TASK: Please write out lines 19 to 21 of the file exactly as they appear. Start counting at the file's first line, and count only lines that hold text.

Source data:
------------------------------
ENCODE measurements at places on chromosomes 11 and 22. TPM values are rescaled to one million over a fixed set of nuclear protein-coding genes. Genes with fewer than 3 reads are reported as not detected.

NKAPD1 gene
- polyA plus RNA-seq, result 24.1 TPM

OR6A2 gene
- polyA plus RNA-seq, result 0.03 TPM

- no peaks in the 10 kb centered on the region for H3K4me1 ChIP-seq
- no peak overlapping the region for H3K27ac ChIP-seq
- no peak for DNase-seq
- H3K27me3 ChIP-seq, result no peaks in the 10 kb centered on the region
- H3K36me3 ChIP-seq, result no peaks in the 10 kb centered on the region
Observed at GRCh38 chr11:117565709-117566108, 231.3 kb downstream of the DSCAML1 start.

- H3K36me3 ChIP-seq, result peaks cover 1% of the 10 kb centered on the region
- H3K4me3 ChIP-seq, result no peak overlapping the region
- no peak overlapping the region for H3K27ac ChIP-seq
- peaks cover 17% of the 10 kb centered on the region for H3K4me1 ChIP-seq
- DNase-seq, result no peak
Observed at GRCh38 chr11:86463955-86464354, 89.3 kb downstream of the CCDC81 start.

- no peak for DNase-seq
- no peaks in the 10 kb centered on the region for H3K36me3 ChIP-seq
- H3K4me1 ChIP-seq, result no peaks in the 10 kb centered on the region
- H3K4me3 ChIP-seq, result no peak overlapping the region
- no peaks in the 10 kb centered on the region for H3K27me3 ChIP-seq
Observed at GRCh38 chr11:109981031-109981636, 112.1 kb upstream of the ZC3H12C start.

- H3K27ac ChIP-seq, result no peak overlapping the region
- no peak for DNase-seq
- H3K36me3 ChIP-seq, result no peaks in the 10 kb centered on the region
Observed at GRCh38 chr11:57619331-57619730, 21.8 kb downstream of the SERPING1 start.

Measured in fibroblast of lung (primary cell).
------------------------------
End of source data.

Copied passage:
- no peaks in the 10 kb centered on the region for H3K36me3 ChIP-seq
- H3K4me1 ChIP-seq, result no peaks in the 10 kb centered on the region
- H3K4me3 ChIP-seq, result no peak overlapping the region